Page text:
1. Thank you, Judy, for your most sincere and reverent thoughts. As a side note, USMC Sgt. Genaust, a movie camera man, filmed the second flag raising from almost the same spot as Joe Rosenthal. Unfortunately, he was killed at the entrance to a cave when he shined his movie light in. The Marines sealed the cave. His remains are one of those not given up by Iwo Jima.

  2. Koji , you never cease to amaze me with your writings. What an honor you give to our brave men both American and Japanese . Thank you Buddy for being my Friend.

    1. Indeed, Curt, it was fresh in our memories – each in our own ways. Now, it is but perhaps a page or two in our children’s textbooks and more keyed towards contributions by minorities, perhaps.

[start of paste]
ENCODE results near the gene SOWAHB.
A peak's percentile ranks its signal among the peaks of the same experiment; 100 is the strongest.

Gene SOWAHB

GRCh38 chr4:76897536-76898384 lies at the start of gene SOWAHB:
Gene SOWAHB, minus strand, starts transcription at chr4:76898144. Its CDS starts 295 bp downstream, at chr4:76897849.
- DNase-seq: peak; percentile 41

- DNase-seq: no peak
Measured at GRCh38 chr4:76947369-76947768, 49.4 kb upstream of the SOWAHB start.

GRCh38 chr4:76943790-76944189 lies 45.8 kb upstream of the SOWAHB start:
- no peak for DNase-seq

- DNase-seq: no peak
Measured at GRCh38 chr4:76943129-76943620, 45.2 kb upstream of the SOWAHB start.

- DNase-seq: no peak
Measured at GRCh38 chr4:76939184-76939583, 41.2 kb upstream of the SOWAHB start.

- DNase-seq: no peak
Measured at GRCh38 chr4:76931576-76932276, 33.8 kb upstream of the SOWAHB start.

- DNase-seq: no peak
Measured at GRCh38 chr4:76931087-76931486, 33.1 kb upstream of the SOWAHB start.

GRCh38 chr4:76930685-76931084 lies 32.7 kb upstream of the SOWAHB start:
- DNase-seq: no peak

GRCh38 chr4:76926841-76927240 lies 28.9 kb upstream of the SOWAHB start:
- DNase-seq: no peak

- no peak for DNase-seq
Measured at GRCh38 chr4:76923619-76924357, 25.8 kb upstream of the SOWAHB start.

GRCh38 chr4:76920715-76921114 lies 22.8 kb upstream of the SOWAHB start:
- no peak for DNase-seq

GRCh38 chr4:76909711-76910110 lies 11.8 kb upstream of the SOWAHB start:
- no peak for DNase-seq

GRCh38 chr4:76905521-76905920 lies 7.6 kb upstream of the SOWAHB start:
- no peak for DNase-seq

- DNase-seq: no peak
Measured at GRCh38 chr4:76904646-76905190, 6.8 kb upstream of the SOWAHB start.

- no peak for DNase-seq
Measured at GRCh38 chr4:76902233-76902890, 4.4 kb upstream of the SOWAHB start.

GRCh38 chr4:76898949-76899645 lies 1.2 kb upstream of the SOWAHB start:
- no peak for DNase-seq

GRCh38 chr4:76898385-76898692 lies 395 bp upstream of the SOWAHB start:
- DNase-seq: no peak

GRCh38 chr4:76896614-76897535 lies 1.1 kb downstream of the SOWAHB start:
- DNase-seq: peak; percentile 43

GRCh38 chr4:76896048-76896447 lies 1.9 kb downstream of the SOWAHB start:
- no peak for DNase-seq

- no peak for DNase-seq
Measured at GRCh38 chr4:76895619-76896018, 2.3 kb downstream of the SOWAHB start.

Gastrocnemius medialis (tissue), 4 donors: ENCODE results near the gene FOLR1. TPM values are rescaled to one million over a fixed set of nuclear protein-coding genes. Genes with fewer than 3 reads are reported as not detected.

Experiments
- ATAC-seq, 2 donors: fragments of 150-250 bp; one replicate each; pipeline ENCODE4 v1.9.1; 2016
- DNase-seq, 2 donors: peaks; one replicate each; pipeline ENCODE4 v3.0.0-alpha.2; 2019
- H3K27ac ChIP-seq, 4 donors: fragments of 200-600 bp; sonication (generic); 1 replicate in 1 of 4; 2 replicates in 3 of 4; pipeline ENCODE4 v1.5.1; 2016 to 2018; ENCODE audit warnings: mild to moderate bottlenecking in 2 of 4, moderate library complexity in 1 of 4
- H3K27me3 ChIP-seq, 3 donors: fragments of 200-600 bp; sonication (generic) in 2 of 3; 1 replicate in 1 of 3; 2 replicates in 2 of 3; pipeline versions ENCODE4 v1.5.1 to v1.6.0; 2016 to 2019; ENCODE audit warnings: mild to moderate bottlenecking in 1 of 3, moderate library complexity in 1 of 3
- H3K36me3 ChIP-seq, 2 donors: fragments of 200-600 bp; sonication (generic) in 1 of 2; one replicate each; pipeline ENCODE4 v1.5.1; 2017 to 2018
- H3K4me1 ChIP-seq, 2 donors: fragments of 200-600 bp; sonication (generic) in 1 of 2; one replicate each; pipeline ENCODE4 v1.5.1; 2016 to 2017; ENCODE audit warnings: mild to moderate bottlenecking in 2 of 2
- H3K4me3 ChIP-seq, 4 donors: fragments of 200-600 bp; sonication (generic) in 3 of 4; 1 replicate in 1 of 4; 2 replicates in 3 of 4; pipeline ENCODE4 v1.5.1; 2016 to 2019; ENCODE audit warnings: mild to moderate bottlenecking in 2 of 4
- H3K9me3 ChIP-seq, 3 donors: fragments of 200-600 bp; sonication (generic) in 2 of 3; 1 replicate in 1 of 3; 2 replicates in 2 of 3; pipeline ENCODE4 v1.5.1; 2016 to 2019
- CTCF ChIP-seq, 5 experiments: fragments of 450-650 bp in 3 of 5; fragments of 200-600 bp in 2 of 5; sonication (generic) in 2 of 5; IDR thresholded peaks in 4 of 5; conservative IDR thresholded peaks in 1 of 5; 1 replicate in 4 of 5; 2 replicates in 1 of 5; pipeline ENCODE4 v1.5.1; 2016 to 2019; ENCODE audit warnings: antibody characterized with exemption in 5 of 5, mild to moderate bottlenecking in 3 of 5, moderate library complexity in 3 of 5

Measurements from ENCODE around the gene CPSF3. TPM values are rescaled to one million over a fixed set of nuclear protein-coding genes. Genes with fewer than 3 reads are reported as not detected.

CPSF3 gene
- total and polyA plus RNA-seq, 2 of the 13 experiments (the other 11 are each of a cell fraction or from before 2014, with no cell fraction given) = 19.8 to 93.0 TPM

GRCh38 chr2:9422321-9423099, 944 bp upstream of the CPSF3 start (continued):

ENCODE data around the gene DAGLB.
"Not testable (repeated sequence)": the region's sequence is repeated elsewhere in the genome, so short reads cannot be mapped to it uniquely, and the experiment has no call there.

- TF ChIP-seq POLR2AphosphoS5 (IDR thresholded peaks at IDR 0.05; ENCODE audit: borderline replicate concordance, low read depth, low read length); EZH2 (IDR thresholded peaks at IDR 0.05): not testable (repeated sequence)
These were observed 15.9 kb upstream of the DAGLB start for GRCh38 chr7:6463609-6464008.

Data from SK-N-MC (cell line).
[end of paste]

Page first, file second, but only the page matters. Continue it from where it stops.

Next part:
3. Whenever I hear about Iwo, I tend to shudder inside. As a Marine I’d heard how hard – tough – it had been. And my grandfather, an former Army soldier, had cursed and spat when I told him I’d joined the Corps.

    “I ran over boys like you,” he said, “piled three thick on the sand – bodies everywhere! You boys (me and my brother) are so stupid! They just use those Marines as cannon fodder.” And then he went on to cuss the movies. They were “too clean” to use his words – not enough bodies, blood, guts and gore on the beach.

    Needless to say he had a serious case of PTSD, and took to drink to cure it. Bad for my mom and her mother. However, it’s true: so many of the images of that war were ‘covered up’ and/or destroyed because the military & government didn’t want the folks back home to know – really – how bad it was. No wonder so many of those old timers had nightmares – for the rest of their life, some. (and pretty much left untreated, mentally – left to their own devices to heal themselves).